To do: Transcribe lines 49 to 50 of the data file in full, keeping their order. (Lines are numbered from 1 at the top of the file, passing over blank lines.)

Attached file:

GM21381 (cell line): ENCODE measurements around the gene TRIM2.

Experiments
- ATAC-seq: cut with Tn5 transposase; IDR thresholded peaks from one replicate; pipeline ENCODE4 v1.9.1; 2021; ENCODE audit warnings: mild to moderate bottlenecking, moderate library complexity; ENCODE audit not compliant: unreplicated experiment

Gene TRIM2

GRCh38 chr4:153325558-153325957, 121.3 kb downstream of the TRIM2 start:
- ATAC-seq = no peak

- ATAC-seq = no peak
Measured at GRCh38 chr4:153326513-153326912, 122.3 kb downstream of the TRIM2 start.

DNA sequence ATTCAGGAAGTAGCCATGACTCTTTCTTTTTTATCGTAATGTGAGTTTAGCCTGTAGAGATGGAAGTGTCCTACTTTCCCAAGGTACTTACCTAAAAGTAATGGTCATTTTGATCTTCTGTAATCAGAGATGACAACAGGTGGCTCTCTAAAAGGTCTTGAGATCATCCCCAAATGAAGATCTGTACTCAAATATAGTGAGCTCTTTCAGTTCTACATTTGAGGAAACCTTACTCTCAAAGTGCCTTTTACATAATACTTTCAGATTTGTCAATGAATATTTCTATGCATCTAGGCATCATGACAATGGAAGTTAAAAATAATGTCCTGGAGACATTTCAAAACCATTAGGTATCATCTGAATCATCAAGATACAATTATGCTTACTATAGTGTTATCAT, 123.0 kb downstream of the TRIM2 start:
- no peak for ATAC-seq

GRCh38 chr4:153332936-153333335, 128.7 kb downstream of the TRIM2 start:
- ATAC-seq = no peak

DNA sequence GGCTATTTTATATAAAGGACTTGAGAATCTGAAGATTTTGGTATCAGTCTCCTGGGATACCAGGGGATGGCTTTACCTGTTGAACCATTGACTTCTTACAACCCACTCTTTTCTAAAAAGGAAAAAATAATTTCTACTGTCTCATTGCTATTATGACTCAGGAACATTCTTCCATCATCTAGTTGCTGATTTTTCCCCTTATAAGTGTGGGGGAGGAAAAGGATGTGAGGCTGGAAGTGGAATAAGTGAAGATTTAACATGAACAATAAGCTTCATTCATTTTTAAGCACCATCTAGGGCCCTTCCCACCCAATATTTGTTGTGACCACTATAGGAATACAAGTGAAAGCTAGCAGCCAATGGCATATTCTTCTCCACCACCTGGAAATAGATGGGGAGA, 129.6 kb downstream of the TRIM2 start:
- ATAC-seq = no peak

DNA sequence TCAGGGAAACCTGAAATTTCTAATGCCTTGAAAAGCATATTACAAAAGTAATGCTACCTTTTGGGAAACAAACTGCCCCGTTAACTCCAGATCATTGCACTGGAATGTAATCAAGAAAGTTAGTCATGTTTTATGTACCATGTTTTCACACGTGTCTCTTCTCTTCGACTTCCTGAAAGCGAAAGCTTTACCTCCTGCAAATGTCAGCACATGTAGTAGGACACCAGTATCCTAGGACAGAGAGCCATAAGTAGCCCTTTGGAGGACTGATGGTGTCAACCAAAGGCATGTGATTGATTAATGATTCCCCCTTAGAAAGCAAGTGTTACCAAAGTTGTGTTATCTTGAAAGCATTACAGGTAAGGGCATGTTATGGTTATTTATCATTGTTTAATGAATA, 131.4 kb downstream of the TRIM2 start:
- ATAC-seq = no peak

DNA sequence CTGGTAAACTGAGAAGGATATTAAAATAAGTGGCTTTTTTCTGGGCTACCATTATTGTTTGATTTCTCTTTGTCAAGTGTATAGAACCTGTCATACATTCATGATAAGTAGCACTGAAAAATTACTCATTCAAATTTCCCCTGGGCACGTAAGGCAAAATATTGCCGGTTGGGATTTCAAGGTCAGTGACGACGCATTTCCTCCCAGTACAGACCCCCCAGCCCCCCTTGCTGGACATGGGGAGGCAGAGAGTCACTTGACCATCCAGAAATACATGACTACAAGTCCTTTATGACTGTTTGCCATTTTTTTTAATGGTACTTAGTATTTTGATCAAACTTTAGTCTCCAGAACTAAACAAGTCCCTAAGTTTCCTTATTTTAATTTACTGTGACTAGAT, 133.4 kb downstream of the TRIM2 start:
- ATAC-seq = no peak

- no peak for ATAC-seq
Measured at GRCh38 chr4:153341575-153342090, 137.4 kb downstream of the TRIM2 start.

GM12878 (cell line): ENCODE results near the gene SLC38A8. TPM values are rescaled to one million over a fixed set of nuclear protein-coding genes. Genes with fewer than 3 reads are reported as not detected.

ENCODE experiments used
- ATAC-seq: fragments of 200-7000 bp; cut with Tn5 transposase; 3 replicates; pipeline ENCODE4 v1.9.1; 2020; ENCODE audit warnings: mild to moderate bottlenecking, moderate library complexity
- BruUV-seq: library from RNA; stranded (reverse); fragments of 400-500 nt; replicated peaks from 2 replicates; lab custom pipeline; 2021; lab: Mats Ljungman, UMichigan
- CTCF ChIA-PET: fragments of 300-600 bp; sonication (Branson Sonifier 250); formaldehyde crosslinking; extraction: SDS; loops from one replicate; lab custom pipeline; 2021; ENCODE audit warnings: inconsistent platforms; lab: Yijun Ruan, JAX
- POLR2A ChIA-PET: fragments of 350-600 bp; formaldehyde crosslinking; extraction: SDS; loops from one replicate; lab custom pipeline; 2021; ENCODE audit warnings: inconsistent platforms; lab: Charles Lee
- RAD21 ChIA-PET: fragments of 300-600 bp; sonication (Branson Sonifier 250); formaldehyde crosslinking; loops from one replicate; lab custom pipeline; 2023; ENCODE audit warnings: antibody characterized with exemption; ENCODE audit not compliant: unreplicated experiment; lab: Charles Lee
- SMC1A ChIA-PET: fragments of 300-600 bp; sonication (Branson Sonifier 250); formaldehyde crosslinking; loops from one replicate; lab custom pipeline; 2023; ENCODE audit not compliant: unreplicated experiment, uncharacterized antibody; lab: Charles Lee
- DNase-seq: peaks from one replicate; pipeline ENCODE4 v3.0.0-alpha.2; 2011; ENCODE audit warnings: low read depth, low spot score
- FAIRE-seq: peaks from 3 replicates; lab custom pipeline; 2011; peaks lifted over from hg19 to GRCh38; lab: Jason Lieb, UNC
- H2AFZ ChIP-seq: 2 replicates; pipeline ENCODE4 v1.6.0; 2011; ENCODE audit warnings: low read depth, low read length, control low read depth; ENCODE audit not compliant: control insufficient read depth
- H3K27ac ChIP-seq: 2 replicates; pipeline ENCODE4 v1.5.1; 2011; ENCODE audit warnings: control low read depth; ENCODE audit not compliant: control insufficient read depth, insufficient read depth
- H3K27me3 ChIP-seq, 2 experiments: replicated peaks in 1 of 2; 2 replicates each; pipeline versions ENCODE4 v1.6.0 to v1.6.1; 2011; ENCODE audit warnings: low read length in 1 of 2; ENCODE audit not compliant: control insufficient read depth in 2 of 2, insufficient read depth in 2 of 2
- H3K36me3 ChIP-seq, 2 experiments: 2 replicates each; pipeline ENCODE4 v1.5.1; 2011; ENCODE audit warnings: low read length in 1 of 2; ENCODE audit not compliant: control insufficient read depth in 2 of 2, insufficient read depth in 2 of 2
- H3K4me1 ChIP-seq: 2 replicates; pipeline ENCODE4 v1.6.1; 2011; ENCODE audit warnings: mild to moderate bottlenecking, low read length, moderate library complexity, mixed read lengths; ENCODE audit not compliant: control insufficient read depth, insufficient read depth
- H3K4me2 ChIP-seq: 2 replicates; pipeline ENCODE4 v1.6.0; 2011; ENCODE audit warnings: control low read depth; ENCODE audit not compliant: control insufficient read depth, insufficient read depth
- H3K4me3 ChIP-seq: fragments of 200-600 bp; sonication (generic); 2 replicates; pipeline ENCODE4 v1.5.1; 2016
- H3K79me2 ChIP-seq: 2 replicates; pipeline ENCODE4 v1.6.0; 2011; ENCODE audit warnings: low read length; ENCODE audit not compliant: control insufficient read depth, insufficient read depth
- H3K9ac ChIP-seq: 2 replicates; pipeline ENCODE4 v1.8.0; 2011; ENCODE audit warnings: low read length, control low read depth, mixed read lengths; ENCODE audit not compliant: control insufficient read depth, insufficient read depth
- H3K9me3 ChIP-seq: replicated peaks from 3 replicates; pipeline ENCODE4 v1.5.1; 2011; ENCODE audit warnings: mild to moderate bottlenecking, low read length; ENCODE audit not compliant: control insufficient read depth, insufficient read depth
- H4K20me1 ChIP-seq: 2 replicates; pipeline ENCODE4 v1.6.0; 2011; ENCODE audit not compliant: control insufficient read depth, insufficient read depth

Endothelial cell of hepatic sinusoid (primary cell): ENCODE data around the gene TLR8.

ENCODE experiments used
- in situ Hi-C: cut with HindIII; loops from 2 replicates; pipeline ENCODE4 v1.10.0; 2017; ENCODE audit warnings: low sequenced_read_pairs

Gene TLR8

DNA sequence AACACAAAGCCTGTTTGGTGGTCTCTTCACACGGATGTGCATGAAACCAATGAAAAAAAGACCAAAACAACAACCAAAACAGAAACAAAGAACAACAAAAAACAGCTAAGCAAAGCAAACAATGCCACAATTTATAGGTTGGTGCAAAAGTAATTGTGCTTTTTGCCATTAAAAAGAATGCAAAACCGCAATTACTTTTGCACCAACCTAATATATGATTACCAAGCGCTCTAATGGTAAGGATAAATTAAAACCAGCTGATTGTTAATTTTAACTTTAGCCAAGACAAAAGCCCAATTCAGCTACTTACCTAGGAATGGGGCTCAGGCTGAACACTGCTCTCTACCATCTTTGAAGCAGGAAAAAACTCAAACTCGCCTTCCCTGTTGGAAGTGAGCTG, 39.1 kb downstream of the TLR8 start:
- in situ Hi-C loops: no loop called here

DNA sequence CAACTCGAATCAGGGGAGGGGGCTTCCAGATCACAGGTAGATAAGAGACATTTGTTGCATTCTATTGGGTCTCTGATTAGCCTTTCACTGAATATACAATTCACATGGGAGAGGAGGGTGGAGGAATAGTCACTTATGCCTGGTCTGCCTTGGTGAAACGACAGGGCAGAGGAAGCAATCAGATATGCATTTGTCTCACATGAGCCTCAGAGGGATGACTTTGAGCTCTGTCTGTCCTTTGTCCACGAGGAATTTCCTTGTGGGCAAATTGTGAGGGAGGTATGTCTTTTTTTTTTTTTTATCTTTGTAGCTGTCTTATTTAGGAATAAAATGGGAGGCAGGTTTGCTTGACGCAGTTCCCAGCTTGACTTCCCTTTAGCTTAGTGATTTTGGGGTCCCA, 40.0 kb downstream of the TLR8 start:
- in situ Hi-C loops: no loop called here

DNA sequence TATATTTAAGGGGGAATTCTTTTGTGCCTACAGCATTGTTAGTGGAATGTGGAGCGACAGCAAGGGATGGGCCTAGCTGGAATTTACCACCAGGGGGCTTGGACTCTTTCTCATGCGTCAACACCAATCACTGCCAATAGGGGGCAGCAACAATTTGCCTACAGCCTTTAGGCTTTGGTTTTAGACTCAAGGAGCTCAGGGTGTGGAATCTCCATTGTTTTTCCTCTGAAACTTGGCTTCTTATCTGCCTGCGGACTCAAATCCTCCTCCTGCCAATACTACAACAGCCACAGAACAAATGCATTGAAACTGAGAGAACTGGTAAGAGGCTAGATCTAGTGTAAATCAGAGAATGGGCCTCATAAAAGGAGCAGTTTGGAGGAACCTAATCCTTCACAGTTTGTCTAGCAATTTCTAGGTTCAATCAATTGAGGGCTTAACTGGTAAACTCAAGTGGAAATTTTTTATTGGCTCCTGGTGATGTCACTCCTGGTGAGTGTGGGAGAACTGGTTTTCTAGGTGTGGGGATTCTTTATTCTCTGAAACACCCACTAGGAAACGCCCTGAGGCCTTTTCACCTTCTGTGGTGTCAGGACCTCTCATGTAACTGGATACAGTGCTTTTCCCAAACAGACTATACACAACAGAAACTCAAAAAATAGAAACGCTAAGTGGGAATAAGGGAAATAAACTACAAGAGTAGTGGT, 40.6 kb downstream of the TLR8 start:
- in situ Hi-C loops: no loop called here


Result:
- in situ Hi-C loops: no loop called here

DNA sequence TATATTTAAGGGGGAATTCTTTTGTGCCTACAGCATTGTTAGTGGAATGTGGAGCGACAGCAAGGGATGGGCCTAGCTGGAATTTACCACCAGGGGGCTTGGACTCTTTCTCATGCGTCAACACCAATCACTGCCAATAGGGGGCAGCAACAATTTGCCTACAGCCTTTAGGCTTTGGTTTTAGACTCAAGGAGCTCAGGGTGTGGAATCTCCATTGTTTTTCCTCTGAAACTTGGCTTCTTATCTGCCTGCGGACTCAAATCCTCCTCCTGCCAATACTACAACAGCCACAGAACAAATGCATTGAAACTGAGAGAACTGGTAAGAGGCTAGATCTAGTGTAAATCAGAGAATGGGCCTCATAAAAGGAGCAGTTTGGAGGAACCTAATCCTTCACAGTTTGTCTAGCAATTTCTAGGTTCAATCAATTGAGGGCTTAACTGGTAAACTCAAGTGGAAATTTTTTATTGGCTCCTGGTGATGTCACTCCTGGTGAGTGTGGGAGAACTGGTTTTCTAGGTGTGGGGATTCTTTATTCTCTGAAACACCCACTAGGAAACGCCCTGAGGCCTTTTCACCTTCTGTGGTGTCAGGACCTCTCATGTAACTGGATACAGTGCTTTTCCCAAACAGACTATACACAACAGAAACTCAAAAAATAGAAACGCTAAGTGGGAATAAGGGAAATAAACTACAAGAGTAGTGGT, 40.6 kb downstream of the TLR8 start: